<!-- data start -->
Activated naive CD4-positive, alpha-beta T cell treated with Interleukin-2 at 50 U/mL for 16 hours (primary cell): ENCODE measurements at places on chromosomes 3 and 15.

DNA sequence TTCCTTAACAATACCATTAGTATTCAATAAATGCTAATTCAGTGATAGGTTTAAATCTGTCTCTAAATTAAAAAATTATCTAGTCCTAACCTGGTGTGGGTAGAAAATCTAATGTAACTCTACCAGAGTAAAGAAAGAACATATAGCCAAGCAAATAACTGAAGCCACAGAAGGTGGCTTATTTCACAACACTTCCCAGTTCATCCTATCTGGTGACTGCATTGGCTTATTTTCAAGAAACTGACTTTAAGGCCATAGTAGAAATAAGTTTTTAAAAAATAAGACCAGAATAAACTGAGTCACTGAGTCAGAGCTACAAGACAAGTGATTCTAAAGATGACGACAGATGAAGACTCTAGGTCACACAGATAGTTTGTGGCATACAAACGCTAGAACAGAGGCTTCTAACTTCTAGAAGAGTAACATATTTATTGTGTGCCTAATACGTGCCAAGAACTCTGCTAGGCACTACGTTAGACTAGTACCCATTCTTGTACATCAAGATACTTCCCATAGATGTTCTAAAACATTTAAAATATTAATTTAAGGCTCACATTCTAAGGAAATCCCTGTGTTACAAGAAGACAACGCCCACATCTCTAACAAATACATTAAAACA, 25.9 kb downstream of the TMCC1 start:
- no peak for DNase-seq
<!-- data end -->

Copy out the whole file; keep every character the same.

Activated naive CD4-positive, alpha-beta T cell treated with Interleukin-2 at 50 U/mL for 16 hours (primary cell): ENCODE measurements at places on chromosomes 3 and 15.

DNA sequence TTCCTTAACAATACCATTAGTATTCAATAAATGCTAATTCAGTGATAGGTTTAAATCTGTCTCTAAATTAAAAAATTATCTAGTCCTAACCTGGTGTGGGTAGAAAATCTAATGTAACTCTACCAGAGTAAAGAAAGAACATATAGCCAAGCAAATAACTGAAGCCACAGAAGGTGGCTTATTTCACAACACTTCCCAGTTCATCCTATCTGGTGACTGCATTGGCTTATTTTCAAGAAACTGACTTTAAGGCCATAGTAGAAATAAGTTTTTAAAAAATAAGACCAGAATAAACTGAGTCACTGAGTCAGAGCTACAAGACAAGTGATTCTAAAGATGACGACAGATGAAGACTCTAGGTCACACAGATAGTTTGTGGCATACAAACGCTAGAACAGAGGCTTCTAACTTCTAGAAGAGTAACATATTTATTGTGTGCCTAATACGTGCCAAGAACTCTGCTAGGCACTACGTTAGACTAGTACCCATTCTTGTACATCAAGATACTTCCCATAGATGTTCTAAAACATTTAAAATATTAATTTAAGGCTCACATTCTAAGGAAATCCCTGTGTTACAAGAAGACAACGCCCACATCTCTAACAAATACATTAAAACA, 25.9 kb downstream of the TMCC1 start:
- no peak for DNase-seq